Have you ever done something in your life that was risky? That could, you know, make your life everything you wanted it to be or, if it went poorly, could put you into the gutter, where you’d live off Little Debbie Snack Cakes and handouts from people whose lives were everything they wanted them to be? And, really, I’m not talking about nadding up and asking out that hot guy or girl (who eventually became your life partner) for the first time or putting it all on red in Vegas during a drunken spree with a new hooker you just meant, although that’s sort of close. Except for the hooker part. This story has no hookers. As far as I know. Then again, you can’t always tell a hooker from a regular non-hooking person, can you? But I digress.
Have you ever felt like you were living somebody’s else’s life? Like maybe somehow you’d stumbled into a life that was so good that it couldn’t possibly be yours?
Okay, let’s see if I can zoom in on what this post us truly about before I go off the rails like Tom Cruise on the Oprah show. Well, really, it’s about both of the above things. See, my wife and I bought a piece of property over near downtown. That’s downtown Denver, Colorado, for our international readers (you know who you are!). Right now it has a 100 year old house on it that’s in decent shape. However, it also has a killer view of the city and it’s an 8,700 square foot lot. So we’re going to tear the house down and build a duplex. Yes, I’m now a developer. And if you know anything about Denver, you know that a lot of people are up in arms about developers tearing down lovely old buildings and putting up gigantic stale duplexes and triplexes and walking away with all the profit.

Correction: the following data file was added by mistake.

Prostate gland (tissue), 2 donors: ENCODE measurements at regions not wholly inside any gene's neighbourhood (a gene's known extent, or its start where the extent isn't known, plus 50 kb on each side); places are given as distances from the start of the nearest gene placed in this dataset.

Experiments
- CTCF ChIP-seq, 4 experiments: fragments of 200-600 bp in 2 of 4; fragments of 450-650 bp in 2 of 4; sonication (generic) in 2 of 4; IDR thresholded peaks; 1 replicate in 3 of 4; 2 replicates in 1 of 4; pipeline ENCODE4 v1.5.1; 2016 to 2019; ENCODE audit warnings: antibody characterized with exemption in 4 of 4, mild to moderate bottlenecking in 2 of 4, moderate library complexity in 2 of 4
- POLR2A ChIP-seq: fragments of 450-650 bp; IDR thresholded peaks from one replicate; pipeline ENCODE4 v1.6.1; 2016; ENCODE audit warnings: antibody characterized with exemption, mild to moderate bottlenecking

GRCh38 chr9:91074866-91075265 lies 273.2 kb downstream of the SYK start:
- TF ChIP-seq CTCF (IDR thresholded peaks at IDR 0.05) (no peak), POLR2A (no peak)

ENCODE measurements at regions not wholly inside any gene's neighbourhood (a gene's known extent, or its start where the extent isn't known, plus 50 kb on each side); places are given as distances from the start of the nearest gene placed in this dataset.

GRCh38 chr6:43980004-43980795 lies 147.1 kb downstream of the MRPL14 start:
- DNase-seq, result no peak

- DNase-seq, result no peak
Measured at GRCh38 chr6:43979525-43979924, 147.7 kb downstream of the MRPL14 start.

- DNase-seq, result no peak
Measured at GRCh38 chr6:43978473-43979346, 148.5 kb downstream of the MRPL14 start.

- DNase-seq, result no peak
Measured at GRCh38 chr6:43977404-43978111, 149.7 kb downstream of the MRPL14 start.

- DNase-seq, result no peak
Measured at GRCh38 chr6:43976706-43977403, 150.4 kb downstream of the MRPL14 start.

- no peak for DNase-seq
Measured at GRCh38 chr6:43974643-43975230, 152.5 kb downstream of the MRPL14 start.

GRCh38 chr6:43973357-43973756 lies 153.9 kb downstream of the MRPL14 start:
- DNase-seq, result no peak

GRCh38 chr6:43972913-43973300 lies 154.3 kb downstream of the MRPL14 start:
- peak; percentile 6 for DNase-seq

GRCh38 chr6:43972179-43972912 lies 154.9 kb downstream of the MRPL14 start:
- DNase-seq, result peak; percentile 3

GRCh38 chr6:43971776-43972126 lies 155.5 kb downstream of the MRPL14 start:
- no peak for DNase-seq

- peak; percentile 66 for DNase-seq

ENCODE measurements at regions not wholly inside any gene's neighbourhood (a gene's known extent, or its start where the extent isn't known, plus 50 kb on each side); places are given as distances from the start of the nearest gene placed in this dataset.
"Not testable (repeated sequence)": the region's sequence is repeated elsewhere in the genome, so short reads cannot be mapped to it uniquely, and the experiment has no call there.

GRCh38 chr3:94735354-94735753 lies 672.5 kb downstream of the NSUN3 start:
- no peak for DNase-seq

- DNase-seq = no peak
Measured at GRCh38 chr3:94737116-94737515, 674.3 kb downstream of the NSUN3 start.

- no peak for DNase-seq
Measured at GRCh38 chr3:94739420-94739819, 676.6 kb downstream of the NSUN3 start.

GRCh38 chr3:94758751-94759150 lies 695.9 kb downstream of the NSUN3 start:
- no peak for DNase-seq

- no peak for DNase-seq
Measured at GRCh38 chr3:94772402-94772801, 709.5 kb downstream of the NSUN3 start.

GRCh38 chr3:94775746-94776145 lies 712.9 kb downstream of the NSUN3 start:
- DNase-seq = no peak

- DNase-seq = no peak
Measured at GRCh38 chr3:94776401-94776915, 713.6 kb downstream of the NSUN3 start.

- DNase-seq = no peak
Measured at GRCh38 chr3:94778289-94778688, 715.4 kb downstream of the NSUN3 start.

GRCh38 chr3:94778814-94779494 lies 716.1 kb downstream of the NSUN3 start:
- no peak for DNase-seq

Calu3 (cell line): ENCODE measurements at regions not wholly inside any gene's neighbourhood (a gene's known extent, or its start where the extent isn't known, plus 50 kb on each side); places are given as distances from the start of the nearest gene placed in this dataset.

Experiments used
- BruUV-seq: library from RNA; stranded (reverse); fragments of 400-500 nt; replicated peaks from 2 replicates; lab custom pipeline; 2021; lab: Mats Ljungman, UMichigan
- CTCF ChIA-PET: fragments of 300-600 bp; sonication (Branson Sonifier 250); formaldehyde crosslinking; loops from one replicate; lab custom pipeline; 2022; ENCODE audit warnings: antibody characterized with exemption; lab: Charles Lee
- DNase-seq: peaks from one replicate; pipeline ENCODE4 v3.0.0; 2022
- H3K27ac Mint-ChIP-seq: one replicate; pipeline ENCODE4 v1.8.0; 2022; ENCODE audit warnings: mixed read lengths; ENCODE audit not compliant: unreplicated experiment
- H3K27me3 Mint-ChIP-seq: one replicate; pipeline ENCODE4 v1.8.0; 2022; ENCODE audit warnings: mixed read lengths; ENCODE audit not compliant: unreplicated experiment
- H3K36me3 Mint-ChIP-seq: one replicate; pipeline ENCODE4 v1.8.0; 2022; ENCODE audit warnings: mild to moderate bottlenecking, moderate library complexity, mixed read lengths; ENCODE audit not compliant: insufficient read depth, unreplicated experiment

Which, honestly, this is kind of like that. I bought a piece of property for some money, I designed a duplex to go on the building, I have a building permit, and now I have a bank that says they’ll finance it. And we’ll be tearing down an old building and putting up a new stale building in its place. Which, really, goes totally against my left-wing nature. But it’s okay to be a capitalist and be a Democrat, right? I mean, I still believe in a woman’s right to choose and I’m pretty fiercely anti-gun and anti-war and I think Americans should end their dependency on foreign oil and all that. And my wife drives a Prius, which should offset some of my capitalist leanings, right? And, in light of this duplex project, I’m signing up to work with Habitat for Humanity once a month with a friend of mine. That should help my karma, right? And, shit, I just bought a box of recycled paper for my office!
But I digress. The point is, this project will either make me or break me. If I do it right, I could end up with some nice cash flow and other opportunities afterwards – opportunities that probably represent a career change for me. I’ll be 43 this week, I’ve been a structural engineer for 20 years, and, really, I’ve come to the conclusion that I could use a career change. Because, really, being a structural engineer is like being on the bottom of the development pile. The developer hires an architect who hires a structural engineer for the project. Then we all wait around to get paid. And I saw this process over the years and I realized that the developer is the one who’s really making the money. So if this goes well, I’ll be that guy.